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THIS Comedy first appeared in the folio collection printed in 1647, and the Prologue is a sufficient voucher for its being the work of Fletcher alone. Its testimony is confirmed by Gardiner, in his metrical encomium on these plays. That the play met with a favourable reception may be easily imagined, as it has continued to be a stock-play till this present day, which has been the fortune of very few of Beaumont and Fletcher's dramas, During the Commonwealth, Kirkman extracted some of the low scenes, which he acted at fairs under the title of The Landlady. The celebrated Duke of Buckingham, dissatisfied with the two last acts, completely re-wrote them; and it must be confessed, that he has very greatly improved the interest of the plot, and particularly of the catastrophe, though the language of his alteration, which is prose, is greatly inferior to that of the original poet. By making the character of the second Constantia more important, and heightening the confusion arising from mistaking her for her chaste namesake, he has produced far more stage effect than the original possesses. But his Grace at the same time introduced a new stock of licentiousness, in addition to that which the original already sufficiently furnishes. This induced Garrick to make some further alterations, and to use his pruning-knife with considerable freedom, by which a great part of the humour is lost; but the taste of the age, as well as decency and good morals, required such an operation. The Duke of Buckingham's alteration, thus amended, was acted at DruryLane, and printed in 1773; and in this state the comedy continues to amuse the present public,
The original play is certainly one of the most lively and amusing comedies in the language, exhibiting a rare fund of sterling humour, both in the language and the incidents. Fletcher is often celebrated for his pictures of easy gentlemen of high rank and of high honour, though undoubtedly exhibiting more licentiousness than the heroes of modern sentimental comedy, whom the present age persists in enduring, to the exclusion of powerful and natural character, and although it is hardly pretended that
they are to be found elsewhere than on the stage. Of the fine gentlemen of Fletcher and of nature, Don John is an admirable portraiture he is well contrasted with his friend and comrade Don Frederic, a man of equal honour, though not possessing the same degree of spirit and impetuosity. To these is added the angry Antonio, another character which Fletcher is peculiarly fond of introducing. The scene in which he orders the naval ballad of John Dory to be sung before the surgeon opens his wounds, is very happily imagined. Nor should the Landlady be passed over without mention: Though grossly tinctured with indelicacy, the scenes in which Don John overcomes her scruples of conscience, with respect to receiving the child of Constantia, are replete with humour of the first rank. At the same time, this comedy cannot claim unqualified praise. The frequent pruriency of expression may be charged to the manners of the age; but Fletcher cannot plead the same excuse for the ill-contrived plot. The comedy might be closed, with little alteration, at least so far as regards the principal characters, at the end of the third act the remainder, in the original as well as in the Duke of Buckingham's alteration, is filled up with new difficulties, for which we do not come sufficiently prepared, and characters are introduced, (such as the musician Francisco, and the pretended conjuror,) to whom we are wholly strangers. And finally, the concluding conjuring scene, though it might have been relished by Fletcher's contemporaries (whose belief in supernatural agency had been countenanced by King James, and was kept alive by continual treatises on astrology and witchcraft,) can never reconcile us to the implicit confidence, and strange credulity, exhibited by the accomplished Duke of Ferrara, and the sensible Governor of Bologna.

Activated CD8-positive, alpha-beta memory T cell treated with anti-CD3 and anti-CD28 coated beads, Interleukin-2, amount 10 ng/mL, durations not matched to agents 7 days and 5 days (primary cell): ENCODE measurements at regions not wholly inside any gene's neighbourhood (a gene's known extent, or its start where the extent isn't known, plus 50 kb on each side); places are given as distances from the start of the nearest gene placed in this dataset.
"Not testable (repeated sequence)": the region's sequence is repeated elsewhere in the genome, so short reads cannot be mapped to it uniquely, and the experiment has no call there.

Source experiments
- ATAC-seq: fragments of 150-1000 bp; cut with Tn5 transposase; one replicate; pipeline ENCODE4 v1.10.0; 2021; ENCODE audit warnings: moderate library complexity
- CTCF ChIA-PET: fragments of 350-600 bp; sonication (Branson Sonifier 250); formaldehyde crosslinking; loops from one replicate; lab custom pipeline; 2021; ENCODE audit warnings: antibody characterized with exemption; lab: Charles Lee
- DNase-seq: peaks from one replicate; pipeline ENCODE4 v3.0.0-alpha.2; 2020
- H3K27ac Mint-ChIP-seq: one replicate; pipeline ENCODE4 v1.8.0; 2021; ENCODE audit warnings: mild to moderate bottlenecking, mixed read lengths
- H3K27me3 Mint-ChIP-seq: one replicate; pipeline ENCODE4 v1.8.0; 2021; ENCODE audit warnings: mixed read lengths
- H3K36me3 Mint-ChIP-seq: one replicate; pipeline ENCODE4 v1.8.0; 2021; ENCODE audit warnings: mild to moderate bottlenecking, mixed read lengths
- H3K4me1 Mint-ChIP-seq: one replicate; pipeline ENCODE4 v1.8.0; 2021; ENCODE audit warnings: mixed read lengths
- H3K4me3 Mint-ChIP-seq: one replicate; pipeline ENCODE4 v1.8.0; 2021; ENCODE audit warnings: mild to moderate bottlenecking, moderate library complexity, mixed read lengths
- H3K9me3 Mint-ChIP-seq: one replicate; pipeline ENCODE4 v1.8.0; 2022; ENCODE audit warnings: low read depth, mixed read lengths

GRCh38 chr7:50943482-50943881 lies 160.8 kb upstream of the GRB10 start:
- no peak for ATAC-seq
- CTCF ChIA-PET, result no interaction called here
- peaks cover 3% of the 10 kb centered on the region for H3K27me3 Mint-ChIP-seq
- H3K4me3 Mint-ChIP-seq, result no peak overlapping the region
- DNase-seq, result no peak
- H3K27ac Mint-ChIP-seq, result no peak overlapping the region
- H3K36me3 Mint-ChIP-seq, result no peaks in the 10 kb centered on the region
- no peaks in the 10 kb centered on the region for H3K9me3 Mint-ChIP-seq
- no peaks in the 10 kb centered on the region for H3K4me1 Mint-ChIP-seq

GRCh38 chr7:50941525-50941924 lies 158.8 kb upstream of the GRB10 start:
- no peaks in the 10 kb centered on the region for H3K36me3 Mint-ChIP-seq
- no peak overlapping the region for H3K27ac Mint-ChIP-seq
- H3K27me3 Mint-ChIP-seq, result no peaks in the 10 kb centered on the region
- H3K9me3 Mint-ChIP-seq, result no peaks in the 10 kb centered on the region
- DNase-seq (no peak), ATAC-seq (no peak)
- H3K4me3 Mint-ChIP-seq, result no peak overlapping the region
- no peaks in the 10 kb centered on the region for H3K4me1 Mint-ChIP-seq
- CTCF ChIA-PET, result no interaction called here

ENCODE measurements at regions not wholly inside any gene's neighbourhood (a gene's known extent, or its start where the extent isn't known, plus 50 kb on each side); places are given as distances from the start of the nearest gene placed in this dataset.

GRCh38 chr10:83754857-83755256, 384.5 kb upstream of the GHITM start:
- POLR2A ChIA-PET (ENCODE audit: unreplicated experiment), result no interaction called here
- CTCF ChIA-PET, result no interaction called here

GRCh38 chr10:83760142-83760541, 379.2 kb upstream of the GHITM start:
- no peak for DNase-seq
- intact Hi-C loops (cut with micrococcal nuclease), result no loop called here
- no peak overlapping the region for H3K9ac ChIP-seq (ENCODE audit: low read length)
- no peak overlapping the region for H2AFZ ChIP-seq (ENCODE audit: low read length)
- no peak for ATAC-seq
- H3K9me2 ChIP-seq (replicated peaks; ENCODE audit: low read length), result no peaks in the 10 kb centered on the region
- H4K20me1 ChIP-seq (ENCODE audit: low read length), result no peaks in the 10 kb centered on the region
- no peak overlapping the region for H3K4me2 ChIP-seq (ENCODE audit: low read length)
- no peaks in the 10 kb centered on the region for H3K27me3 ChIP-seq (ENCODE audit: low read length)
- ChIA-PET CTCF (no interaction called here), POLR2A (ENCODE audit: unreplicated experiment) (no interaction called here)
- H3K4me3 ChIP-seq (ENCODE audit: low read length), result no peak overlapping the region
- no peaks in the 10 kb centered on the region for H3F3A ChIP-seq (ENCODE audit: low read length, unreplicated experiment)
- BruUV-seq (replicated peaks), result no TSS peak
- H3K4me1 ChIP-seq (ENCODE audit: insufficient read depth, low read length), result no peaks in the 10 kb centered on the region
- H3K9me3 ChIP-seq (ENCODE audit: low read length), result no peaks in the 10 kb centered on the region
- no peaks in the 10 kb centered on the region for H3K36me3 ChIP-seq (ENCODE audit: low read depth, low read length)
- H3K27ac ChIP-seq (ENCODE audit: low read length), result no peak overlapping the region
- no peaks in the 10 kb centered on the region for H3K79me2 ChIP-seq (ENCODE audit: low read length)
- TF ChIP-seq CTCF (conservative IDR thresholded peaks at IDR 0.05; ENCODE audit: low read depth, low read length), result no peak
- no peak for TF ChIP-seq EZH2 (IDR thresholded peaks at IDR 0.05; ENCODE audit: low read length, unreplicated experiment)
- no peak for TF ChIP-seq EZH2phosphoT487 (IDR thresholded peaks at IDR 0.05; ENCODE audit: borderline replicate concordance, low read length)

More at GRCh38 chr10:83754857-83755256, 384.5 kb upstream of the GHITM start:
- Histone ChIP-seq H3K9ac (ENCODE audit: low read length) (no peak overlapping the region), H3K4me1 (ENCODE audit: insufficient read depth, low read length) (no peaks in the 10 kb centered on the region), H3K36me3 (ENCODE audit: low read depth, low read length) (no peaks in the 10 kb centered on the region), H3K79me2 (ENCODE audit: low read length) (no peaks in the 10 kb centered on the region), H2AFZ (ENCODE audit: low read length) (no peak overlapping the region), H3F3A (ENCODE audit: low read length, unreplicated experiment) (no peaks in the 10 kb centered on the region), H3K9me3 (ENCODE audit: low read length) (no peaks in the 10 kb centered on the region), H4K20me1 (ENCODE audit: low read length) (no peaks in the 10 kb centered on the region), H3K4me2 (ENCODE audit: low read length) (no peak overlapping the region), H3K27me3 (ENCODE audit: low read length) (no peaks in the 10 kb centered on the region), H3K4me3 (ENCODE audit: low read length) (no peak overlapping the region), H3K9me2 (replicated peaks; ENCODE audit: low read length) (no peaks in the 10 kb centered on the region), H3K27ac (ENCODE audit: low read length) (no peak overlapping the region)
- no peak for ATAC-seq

It is observable, that some of the best plays produced by Fletcher are founded on the excellent novels of the matchless author of Don Quixote.* The plot of The Chances is taken, with no very considerable variation, from La Sennora Cornelia, one of the Novelas Exemplares. The following abstract may enable the reader to compare the novel with the comedy, and decide upon their respective merits with respect to incident; for, as to the language, he must be referred to the original Spanish, as the style of Cervantes defies the efforts of any translator.